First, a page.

Ocean Spray is hoping to capitalise on the cranberry's status as a so-called superfruit and drive sales incrementally to its successful juices ranges.
big brand status
Ocean Spray International Services commercial director Jane Robinson explains: "Recent research has shown that our dried cranberries are powerful protectors of our health in the same way that our juices are and deliver on taste."
She is convinced that Ocean Spray's big brand status can help drive the category forward. "With increased focus on health in general, this category is crying out for new healthy options from the big brands to achieve greater growth. Our new range is ideal for all snacking occasions including lunchbox and desktop dining."
With the health of the nation under the microscope, the pressure is well and truly on for the big brand snack suppliers to act responsibly and make whatever contribution they can. The difficulty for suppliers, of course, is bringing consumers along with them as they make the changes necessary to satisfy these health concerns.
PepsiCo has in fact decided that there is no 'one size fits all' solution to offering consumers a healthier option. The company has just relaunched its Walkers Lights range, with a name change from Walkers Lites and some flavour alterations. The range now contains a third less fat that Walkers' regular crisps and is designed to appeal more to women. However the company has conceded that there is also a significant group of consumers who will just not buy a diet brand. But they are concerned about what they eat and so simply cut down on snacks altogether. The answer, says marketing manager Cara Beeby, is Walkers Baked.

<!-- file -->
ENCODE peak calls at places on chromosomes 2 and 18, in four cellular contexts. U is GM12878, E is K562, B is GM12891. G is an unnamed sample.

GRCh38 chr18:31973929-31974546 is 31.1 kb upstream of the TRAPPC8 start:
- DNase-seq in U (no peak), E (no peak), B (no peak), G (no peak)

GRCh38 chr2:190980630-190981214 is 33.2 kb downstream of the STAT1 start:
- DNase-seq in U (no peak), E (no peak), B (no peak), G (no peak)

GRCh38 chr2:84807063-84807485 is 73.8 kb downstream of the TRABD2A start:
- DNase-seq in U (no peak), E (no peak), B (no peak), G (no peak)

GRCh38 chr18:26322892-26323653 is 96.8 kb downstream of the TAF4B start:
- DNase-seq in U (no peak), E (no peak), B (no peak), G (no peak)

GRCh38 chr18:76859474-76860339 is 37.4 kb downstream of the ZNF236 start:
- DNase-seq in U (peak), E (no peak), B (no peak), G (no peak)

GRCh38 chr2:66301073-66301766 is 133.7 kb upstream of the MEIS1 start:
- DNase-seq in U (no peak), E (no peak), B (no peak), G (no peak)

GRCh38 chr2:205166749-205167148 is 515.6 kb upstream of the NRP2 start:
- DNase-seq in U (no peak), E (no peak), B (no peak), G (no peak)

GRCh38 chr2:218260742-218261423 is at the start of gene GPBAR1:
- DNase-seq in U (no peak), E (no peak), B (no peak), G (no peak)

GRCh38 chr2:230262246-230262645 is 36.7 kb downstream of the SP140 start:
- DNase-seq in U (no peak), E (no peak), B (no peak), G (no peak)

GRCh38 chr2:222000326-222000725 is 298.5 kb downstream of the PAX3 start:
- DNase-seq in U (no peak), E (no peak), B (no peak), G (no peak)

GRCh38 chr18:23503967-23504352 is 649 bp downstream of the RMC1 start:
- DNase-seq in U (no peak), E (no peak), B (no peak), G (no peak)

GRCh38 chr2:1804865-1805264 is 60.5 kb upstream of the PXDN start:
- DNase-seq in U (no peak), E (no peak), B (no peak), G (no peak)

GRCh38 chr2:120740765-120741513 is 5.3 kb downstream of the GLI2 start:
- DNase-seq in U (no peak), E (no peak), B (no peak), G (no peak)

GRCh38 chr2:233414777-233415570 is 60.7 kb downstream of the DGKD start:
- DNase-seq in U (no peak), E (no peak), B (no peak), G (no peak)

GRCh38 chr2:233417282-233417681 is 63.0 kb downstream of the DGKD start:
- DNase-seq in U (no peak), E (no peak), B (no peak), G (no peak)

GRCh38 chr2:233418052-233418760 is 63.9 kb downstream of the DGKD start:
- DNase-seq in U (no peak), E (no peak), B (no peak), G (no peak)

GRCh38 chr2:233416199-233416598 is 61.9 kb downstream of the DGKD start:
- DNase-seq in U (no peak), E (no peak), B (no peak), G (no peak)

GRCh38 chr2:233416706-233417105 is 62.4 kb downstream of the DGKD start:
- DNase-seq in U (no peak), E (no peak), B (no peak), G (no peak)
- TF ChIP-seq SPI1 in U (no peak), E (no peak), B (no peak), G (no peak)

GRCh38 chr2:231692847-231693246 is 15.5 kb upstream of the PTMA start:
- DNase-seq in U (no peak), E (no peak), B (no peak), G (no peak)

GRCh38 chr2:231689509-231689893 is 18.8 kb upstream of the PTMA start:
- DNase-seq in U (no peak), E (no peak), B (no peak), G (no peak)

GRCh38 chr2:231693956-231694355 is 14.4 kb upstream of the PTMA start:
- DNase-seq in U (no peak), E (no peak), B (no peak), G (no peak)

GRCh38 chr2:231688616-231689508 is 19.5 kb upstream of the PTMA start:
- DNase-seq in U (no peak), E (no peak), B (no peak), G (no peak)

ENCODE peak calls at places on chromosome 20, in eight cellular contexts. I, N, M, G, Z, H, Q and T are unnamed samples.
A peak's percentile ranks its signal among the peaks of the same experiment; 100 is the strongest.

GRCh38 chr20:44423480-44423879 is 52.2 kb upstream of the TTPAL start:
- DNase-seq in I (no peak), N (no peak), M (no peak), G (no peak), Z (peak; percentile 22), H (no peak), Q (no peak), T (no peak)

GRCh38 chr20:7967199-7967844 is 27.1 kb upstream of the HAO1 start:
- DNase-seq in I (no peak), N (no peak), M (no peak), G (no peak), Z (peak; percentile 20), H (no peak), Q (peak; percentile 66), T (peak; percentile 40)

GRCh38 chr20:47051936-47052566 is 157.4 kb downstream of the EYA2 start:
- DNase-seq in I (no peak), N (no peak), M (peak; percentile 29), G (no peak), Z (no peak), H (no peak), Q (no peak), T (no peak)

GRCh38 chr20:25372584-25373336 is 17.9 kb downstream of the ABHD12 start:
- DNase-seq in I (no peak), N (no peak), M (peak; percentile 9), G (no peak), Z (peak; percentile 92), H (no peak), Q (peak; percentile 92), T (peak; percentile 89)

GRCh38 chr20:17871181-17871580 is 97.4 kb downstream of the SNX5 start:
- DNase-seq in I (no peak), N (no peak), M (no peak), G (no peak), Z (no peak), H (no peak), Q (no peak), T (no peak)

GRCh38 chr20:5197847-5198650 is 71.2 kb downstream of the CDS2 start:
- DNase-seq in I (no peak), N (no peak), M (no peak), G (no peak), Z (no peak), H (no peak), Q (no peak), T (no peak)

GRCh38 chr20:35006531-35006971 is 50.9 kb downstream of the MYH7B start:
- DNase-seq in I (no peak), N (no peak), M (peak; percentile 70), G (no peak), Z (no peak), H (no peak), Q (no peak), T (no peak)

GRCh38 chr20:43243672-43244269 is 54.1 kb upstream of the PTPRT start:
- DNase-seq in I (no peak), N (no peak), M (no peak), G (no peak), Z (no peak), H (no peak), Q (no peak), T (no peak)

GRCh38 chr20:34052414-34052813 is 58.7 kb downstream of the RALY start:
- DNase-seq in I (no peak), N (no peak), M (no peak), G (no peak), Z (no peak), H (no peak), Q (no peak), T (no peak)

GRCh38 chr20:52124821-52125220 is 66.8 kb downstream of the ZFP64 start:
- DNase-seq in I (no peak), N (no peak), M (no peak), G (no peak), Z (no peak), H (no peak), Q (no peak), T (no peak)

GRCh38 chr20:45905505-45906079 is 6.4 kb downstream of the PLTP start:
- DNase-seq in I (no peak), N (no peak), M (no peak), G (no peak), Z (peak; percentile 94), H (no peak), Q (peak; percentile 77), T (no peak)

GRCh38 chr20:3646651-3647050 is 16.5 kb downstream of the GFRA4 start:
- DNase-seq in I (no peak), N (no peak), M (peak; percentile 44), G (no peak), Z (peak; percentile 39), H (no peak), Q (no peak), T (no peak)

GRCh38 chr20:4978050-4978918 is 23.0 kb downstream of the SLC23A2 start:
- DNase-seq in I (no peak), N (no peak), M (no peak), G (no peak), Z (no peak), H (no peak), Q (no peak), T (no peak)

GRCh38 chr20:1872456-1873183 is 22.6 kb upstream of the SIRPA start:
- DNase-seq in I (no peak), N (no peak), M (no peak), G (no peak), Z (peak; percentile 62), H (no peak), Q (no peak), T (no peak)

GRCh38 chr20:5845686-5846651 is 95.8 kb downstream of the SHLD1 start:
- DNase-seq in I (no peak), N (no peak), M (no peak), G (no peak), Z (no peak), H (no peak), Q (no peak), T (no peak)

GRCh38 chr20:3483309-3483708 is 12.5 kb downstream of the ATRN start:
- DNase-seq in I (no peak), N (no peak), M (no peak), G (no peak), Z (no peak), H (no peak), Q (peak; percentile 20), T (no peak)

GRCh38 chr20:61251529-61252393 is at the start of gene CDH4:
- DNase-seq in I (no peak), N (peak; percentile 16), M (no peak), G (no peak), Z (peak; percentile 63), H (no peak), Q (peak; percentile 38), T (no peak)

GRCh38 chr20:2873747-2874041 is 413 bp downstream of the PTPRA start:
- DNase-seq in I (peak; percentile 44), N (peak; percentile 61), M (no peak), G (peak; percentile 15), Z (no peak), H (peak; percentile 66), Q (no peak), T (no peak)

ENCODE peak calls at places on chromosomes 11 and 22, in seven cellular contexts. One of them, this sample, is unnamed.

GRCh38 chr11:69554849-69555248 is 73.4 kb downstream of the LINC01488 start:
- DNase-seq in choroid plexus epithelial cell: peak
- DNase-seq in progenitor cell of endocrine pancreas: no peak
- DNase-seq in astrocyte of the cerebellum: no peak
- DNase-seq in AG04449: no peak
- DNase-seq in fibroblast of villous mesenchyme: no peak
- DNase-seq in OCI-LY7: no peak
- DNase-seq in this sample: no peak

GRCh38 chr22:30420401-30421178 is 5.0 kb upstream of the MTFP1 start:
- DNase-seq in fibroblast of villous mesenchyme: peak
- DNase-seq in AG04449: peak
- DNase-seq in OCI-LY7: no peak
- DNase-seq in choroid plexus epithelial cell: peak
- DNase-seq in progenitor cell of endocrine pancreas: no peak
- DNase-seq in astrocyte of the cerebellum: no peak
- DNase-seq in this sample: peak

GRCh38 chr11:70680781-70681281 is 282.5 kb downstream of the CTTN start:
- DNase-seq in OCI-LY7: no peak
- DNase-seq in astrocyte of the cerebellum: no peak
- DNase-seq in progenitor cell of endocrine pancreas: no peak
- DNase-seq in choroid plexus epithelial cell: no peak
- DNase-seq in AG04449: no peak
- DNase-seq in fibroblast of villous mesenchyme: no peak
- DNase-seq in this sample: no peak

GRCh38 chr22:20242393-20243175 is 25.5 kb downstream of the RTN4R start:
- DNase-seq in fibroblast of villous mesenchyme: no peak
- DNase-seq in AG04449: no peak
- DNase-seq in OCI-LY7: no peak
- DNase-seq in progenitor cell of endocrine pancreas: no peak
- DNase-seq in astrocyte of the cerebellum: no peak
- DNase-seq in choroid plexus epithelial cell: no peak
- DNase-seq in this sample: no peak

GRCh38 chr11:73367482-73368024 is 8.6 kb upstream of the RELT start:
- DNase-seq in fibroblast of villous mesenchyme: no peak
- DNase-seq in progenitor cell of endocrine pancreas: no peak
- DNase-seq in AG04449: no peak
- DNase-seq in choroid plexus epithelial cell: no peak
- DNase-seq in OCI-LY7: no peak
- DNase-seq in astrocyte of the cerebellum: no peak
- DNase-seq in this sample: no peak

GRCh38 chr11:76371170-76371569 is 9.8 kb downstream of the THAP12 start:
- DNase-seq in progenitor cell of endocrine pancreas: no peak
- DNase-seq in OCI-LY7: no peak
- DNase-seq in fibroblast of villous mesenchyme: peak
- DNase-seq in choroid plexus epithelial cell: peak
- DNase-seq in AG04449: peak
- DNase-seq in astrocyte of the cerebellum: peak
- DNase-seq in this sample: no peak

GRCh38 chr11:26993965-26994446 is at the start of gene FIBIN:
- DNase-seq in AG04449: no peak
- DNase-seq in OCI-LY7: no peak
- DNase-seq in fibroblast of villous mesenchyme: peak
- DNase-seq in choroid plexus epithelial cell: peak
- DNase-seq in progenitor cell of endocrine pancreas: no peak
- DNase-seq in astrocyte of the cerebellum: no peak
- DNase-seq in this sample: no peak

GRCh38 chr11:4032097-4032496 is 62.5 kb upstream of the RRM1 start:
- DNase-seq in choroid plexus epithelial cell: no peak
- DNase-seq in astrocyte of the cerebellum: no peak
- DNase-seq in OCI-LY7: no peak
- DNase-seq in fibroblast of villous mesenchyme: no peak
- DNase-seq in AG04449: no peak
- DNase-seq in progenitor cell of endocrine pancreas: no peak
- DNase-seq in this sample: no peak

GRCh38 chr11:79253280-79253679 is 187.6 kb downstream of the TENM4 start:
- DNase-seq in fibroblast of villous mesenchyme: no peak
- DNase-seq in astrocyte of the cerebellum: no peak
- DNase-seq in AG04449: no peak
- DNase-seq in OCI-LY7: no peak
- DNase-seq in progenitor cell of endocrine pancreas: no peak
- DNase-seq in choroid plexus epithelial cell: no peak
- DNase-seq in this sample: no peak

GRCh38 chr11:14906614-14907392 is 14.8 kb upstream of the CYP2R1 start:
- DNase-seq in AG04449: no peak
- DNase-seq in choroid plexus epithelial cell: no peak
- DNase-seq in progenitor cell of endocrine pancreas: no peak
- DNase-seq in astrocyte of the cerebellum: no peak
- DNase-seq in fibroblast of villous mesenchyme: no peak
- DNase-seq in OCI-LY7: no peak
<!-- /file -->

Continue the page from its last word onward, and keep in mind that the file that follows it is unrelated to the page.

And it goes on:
The big difference with these snacks is that they are baked and as a result contain 70% less fat than standard crisps.
Beeby is confident that Walkers Baked will provide incremental sales rather than cannibalise the company's existing lines. She claims: "Through our consumer research we have identified around 300 million snacking occasions per year for UK consumers and as Walkers Baked are aimed at consumers who have chosen to avoid crisps we don't think there is any risk of hurting our other brands."
The product, which is being rolled out now, will be supported by a £6m marketing campaign.
PepsiCo is not the only company focusing on reformulation.
Having acquired the former Golden Wonder-owned Nik Naks and Wheat Crunchies brands in February, UBUK has set to work on improving their healthy credentials.
In line with UBUK's ongoing health and nutrition strategy, it has reduced saturated fats by 50% and sodium by up to 30% in both brands. The company has also removed all artificial sweeteners.
UBUK impulse trading director Michael Rouse says: "We are making a £1m investment in the Nik Naks and Wheat Crunchies brands to ensure they are healthier and also available in the right flavours and formats to drive sales within impulse. We urge retailers to get behind these brands and capitalise on the massive impulse sales opportunity."
The new healthier versions of these brands are being rolled out through cash and carries and delivered wholesalers this month.
So the message to convenience retailers is a simple one. If you haven't got a healthy snacks section within your overall snacks fixture then you are indeed missing a trick and it could cost you dear in lost customers and lost sales.